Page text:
Convert VHS-C Tapes to Digital – Waiting for …?

You Don’t Want the Tape – But do You Want the Discs?

You don’t have a player or your camera anymore – and they probably wouldn’t be working anyway. And for sure you can’t find the adapter that they need to play. But please, if you are comfortable at all with digital files on a USB, that is the way to go.

Disc can break, scratch, or just deteriorate. They still take up more space than required. They can’t be edited easily. And DVD players just won’t be around that much longer. Even now, they are no longer standard equipment on new computers, there just isn’t enough demand.

Here’s What You Can do With VHS-C to Digital

Just like its big brother, VHS to Digital, VHS-C to Digital tuns those antique tapes  into digital files that are so much more enjoyable, practical, and useful. Digitized VHS-C:

  1. Plays on just about any modern device: Smartphones, laptops, tablets, Macs, PCs, and more – without any mechanical player at all
  2. Can’t break, scratch, or wear out.
  3. Can be shared electronically anywhere in the world that has internet.
  4. Can be edited to cut out those pesky in-laws!
  5. Are higher video quality than DVDs

If you MUST have DVDs (and there are some that do), be sure to get a backup copy in digital format. If you ever lose a DVD or it quits working for any reason, you can always use the digital file directly and even create a new DVD if you want to.

How Does It Work?

VHS-C tapes are the most difficult of all videocassettes that I work with. Why? Not sure, but I am guessing that consumers wanted a smaller camera than a VHS camera, which were practically as big as TV cameras. But they needed to maintain the investment in VHS players for all of the VHS movies created to date and at the same time use the smaller tapes without buying a new player.

Hence, VHS-C(ompact). These tapes were less than half the size but could be inserted into an adapter so they could be played on VHS decks that people already owned. The combination of new technology in the smaller tapes plus the adapter plus new cameras made the tapes a bit unstable. The quality of playback suffered as the tapes wore out faster in the adapter than a regular VHS tape and there were just more moving parts to deal with.

The primary problem is that the tension in the tape does not retain its necessary tension as well as plain old VHS. So the picture quality suffers and sometimes doesn’t play at all. The solution to most VHS-C challenges is to pack – and repack the tapes. This simply means to fast forward and then rewinding the tapes to reset the tension. Occasionally this must be repeated several times.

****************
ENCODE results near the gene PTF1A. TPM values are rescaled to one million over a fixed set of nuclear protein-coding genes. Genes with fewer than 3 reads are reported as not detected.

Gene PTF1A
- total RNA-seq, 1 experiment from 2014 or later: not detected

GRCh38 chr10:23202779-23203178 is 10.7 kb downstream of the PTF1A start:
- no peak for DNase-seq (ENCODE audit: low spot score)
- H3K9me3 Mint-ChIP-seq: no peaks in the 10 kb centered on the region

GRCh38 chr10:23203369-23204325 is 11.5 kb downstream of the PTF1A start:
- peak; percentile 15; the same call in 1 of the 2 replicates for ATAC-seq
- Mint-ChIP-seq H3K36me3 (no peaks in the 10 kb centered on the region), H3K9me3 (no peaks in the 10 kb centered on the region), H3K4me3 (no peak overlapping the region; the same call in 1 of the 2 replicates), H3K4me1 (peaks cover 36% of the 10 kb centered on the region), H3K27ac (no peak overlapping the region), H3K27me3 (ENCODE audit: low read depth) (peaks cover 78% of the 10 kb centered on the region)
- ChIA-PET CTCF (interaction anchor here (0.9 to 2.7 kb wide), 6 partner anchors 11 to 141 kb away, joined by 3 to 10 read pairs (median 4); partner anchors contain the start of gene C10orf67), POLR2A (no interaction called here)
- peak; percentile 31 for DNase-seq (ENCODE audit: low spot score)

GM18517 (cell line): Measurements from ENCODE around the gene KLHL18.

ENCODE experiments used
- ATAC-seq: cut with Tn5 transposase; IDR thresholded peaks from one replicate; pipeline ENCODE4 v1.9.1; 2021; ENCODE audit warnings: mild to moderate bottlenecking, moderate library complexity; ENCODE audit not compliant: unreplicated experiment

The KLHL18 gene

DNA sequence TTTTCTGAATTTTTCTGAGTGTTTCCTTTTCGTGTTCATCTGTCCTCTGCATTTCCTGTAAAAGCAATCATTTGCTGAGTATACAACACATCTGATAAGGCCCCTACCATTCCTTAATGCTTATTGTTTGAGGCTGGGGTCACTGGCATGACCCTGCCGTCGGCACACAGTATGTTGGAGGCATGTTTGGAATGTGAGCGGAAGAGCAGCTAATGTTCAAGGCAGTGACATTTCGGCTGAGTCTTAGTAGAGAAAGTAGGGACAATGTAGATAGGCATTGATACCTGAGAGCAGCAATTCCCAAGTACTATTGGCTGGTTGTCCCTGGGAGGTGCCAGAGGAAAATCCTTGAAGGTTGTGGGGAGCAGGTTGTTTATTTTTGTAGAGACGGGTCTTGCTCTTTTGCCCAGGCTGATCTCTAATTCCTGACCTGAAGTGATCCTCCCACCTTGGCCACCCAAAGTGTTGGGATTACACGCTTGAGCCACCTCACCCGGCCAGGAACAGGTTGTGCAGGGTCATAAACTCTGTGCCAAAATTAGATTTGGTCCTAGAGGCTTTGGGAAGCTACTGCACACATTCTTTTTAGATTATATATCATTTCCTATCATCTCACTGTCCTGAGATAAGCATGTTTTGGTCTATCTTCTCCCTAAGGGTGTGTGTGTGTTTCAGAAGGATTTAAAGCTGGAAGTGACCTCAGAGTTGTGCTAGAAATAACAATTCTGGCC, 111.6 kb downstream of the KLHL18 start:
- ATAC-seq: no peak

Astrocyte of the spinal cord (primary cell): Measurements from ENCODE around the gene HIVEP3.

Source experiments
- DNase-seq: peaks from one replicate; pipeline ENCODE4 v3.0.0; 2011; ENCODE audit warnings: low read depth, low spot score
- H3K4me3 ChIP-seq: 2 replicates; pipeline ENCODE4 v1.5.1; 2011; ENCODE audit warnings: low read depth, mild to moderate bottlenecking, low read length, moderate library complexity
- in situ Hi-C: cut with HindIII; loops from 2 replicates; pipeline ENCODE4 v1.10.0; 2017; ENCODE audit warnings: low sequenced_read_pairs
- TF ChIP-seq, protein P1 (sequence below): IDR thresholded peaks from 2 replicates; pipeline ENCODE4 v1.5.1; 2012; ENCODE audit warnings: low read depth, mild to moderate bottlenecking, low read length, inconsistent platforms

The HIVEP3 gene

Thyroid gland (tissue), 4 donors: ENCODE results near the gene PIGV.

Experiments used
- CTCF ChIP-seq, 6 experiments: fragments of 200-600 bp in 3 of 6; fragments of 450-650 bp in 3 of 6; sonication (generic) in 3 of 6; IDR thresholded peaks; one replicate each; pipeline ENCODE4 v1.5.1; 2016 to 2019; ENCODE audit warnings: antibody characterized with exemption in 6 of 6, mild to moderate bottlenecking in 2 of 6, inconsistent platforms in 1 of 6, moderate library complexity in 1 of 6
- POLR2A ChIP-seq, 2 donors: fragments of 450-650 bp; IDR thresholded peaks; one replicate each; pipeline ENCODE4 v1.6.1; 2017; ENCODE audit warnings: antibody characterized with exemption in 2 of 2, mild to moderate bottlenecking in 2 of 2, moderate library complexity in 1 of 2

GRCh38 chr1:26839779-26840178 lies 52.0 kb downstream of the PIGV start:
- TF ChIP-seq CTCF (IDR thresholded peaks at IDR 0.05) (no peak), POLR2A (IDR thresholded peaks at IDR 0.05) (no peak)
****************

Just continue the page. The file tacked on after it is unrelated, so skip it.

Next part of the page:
One example is one of my customer’s tape that wouldn’t play at all and appeared to be blank. Pack it once, and a few scattered blurbs showed up. Packed it again and the tape mostly played – in black and white. Packed it one more time, and the picture came back in full color. True story.

Once packed, I convert VHS-C to digital by playing it in a regular VHS player using a VHS-C adapter, run the output into a time-based corrector (another story), into a converter box, and finally into capture software on a computer. I then edit this captured software to crop to a clean frame, eliminate any dead space at the beginning and end, then process through another computer into the format required by the customer (typically mp4).

My Tapes are Sooooo Old

No worries. Almost all tapes that I convert are 25-40 years old. The vast majority of them are playabe and do capture fine. Some aren’t the greatest quality due to the technology of the equipment when taken, but the memories are certainly there.

Occasionally, a tape is broken, or breaks just by rewinding. Again, no worries. It costs a bit, but the tapes can be spliced and play well enough to capture digitally. They may never play again in a player, but the video is saved!

How to Care for Digital Files

While the files can’t break, scratch, or wear out, there is some care that needs to happen in order to secure your memories. They simply need to be backed up. Copies need to be made on more than one external or internal drive, preferably on more than one computer.

Even better, use the cloud. If you are moving into the digital age, the cloud is a must. Once in the cloud, there are several benefits that you can’t get otherwise:

  1. The files are backed up in multiple places by your cloud provider automatically
  2. The files can be recovered if accidentally deleted
  3. The files can be shared electronically anywhere in the world with internet
  4. Many services will sync with your desktop/laptop/tablet/phone so that all devices are always in sync with multiple copies.
  5. Originals can be destroyed through natural or other disaster and be immediately recovered on another device – hardly missing a beat.

Convert VHS-C to Digital – Next Steps:

  1. Call or text Jamey (About Jamey) at 720 204-5464
  2. Set an appointment (every project receives my individual attention)
  3. Drop off your tapes (and records, cassettes, slides, or negatives, too)

In a week or less, pick up your new digitized VHS (and other).

James Nordby